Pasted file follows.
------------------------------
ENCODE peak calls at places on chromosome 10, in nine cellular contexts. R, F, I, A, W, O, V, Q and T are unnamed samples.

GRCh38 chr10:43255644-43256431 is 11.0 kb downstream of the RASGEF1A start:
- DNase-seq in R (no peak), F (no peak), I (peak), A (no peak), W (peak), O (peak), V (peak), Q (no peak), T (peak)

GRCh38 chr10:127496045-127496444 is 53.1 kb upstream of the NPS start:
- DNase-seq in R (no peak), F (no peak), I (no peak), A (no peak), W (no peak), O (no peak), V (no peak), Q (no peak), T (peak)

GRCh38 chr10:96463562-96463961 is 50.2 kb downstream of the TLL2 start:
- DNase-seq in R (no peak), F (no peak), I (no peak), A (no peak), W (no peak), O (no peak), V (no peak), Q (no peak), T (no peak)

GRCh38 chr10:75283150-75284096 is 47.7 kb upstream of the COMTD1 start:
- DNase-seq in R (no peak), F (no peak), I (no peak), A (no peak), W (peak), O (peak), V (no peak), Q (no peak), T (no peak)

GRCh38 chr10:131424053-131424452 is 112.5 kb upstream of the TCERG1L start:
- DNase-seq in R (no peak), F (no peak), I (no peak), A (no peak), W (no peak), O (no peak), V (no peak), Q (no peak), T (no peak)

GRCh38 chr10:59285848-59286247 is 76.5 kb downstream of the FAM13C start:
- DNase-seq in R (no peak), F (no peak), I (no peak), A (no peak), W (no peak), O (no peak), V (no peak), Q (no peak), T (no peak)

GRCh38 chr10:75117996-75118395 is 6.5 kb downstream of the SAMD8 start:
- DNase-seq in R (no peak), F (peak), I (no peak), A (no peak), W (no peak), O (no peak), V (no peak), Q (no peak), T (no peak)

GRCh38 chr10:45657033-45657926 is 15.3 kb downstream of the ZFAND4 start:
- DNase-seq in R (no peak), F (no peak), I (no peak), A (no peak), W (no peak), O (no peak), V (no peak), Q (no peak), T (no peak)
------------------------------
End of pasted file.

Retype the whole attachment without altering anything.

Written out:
ENCODE peak calls at places on chromosome 10, in nine cellular contexts. R, F, I, A, W, O, V, Q and T are unnamed samples.

GRCh38 chr10:43255644-43256431 is 11.0 kb downstream of the RASGEF1A start:
- DNase-seq in R (no peak), F (no peak), I (peak), A (no peak), W (peak), O (peak), V (peak), Q (no peak), T (peak)

GRCh38 chr10:127496045-127496444 is 53.1 kb upstream of the NPS start:
- DNase-seq in R (no peak), F (no peak), I (no peak), A (no peak), W (no peak), O (no peak), V (no peak), Q (no peak), T (peak)

GRCh38 chr10:96463562-96463961 is 50.2 kb downstream of the TLL2 start:
- DNase-seq in R (no peak), F (no peak), I (no peak), A (no peak), W (no peak), O (no peak), V (no peak), Q (no peak), T (no peak)

GRCh38 chr10:75283150-75284096 is 47.7 kb upstream of the COMTD1 start:
- DNase-seq in R (no peak), F (no peak), I (no peak), A (no peak), W (peak), O (peak), V (no peak), Q (no peak), T (no peak)

GRCh38 chr10:131424053-131424452 is 112.5 kb upstream of the TCERG1L start:
- DNase-seq in R (no peak), F (no peak), I (no peak), A (no peak), W (no peak), O (no peak), V (no peak), Q (no peak), T (no peak)

GRCh38 chr10:59285848-59286247 is 76.5 kb downstream of the FAM13C start:
- DNase-seq in R (no peak), F (no peak), I (no peak), A (no peak), W (no peak), O (no peak), V (no peak), Q (no peak), T (no peak)

GRCh38 chr10:75117996-75118395 is 6.5 kb downstream of the SAMD8 start:
- DNase-seq in R (no peak), F (peak), I (no peak), A (no peak), W (no peak), O (no peak), V (no peak), Q (no peak), T (no peak)

GRCh38 chr10:45657033-45657926 is 15.3 kb downstream of the ZFAND4 start:
- DNase-seq in R (no peak), F (no peak), I (no peak), A (no peak), W (no peak), O (no peak), V (no peak), Q (no peak), T (no peak)